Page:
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Old 01-04-2008, 06:25 PM   #1
Art Davis's Avatar
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Lalah and I are planning a three week or so getaway in February. Thought we would head for the warmth. Our current thinking is to do our usual thing of going south on I-5 through California (stopping at the Colonel Allensworth State Park---a defunct town started by black citizens, apparently an interesting historical park on I99 near Bakersfield), stopping at Joshua Tree (which we haven't been to yet), then over to Lost Dutchman State Park near Phoenix. I have some unfinished business with a mountain peak (Superstition Mountain) that I failed to conquer last year. Then over through El Paso and on to Big Bend NP in Texas.

We have been to Big Bend twice, but the most recent was (sigh!) all too many years ago.

Does anyone have any suggestion at all about Big Bend or any other place along the way that is just too good to pass up?

Thanks in advance for any help.

Art and Lalah

Edited for spelling.
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Old 01-04-2008, 07:14 PM   #2
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Hi Art,

No suggestions, but I will be in site #42 in the Chisos Basin 2/23 thru 2/29, so stop by & have a cup or a cool one.

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Old 01-04-2008, 08:41 PM   #3
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Chiricahua National Monument is located 120 miles southeast of Tucson. Take I-10 east from Tucson to the first exit for Willcox. Travel 3 miles into town to the stoplight and turn right. You will follow Arizona State Highway 186 for 32 miles to the junction of Arizona State Highway 181. Turn left and 4 miles later you will be at the Chiricahua entrance station.
Obtain gas in Willcox; gasoline is not available at or near the monument.

City of Rocks State Park in New Mexico about 30 miles northeast of Deming, NM off I-10, take US 180 northwest 24 miles, and then go northeast on NM 61 for four miles to the park access road.

North of Big Bend and Alpine, TX: Balmorhea State Park is located on 45.9 acres in the foothills of the Davis Mountains southwest of Balmorhea in Reeves County. Visitors to Balmorhea State Park can enjoy a swim in the CCC-constructed pool, the park's main attraction is a large (77,053 sq. ft.) artesian spring pool that is open daily and fed by San Solomon Springs. The springs also fill a 'cienega' (desert wetland) and the canals of a refugium, home to endangered species of fish, assorted invertebrates, and turtles. The pool differs from most public pools in several respects: the 1 3/4-acre size, the 25-foot depth and the 72 to 76 degree constant temperature. It also has a variety of aquatic life in its clear waters. With a capacity of more than 3 1/2 million gallons, the pool has plenty of room for swimmers, while offering a unique setting for scuba and skin diving. The 77,053 square ft San Solomon Spring is the focal point of Balmorhea State Park. From 22 to 28 million gallons of water flow through the spring-fed swimming pool each day.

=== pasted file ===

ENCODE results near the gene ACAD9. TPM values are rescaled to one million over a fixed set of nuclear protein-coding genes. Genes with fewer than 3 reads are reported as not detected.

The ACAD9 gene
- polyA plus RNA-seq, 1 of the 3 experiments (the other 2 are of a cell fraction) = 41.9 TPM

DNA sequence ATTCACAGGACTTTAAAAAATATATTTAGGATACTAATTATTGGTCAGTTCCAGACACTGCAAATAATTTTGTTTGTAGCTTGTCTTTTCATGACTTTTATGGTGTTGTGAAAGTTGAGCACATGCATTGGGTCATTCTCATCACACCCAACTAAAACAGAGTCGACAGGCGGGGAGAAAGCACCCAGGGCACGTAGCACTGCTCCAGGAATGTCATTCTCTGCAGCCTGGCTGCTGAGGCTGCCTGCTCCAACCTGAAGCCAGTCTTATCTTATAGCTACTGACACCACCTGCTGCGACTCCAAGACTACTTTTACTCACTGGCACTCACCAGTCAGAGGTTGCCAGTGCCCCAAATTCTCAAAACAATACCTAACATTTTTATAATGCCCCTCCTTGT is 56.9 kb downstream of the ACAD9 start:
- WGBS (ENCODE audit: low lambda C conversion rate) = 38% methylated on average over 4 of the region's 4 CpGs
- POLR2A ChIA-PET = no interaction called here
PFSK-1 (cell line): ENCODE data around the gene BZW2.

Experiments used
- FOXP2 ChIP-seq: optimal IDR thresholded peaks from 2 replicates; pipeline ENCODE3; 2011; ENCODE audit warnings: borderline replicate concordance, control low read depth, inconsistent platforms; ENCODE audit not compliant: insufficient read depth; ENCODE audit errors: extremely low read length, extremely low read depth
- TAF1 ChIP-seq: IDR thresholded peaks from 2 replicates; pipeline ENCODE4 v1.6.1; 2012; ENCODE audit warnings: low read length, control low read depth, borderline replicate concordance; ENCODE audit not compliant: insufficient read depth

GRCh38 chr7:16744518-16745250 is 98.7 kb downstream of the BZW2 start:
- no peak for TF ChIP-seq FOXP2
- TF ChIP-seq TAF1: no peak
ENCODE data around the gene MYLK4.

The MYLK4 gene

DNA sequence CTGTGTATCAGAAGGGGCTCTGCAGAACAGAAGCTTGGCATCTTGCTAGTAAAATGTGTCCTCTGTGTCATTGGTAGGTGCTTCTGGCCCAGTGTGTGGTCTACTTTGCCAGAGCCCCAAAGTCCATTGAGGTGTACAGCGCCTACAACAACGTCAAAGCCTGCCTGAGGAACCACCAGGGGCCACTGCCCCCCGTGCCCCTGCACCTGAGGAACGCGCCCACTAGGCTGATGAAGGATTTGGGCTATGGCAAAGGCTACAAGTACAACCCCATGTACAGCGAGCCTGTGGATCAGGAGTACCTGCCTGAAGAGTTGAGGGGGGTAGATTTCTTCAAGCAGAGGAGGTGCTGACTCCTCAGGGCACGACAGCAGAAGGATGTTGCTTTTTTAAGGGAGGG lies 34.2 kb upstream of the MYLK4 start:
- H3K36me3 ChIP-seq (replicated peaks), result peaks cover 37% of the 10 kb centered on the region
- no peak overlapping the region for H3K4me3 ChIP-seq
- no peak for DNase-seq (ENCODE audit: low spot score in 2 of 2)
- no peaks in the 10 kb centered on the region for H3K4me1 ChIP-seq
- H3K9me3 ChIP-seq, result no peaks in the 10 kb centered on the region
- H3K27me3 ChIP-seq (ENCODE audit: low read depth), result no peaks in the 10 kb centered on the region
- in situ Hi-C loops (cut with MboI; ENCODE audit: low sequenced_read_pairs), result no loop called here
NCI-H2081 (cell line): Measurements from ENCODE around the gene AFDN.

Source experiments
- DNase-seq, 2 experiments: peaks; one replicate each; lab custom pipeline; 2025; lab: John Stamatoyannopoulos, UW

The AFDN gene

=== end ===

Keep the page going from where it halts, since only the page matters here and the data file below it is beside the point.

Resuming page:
Guadalupe Mountains National Park is located in far West Texas on U.S. Highway 62/180. The driving distance is 110 miles east of El Paso, Texas, or 56 miles southwest of Carlsbad, New Mexico. It is close enought to drive to Carlsbad Caverns from the campground as a day trip. One could also get to it from Van Horn, Texas off I-10.
Monahans Sandhills State Park consists of 3840 acres of sand dunes, some up to 70 feet high, in Ward and Winkler Counties, about a half-hour's drive west of Odessa. To reach the park, travel Interstate 20 and Exit Mile Marker #86 to Park Road 41.
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Old 01-05-2008, 11:26 AM   #4
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Hi Art...we will be heading back to Chisos Basin in early Feb. Hope to leave Belleville on Wed. Leave daughter's in Windsor on Sunday, and wave bye-bye to the snow and ice for three months Kentucky,Arkansas, and hopefully Texas State Parks for month one. Will try the South Padre Island area before heading to the "Bend" at the end of Jan.
After that it is westward-ho to Arizona for a month and a leisurely month return home.
Just north of Big Bend NP at Marathon, we lucked into a party at the Marathon Motel and CG...Barry's Buffalo Birthday food and drink and dancing! Apparently this is an annual event sponsored by a local buffalo rancher, We met campers from Big Bend who came back for a few days just for the Bash. Check the Marathon Motel website for details...I think it is on Feb 18 this year. Like the gal at the desk said "Might as well join us 'cuz we'll just annoy the Hell outta ya if you dont!"
Happy camping, and if you spot an avocado green Trillium ( aka The Road Toad) Honk and wave.
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Old 01-05-2008, 11:46 AM   #5
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Hi Art,

You might keep in mind Balmorhea as has been mentioned, and keep in mind Davis Mountains SP. Both are before you get to Big Bend and are great because you will still have a lot of driving to do to get into Big Bend. Here is my travel blog on a recent trip out in that area: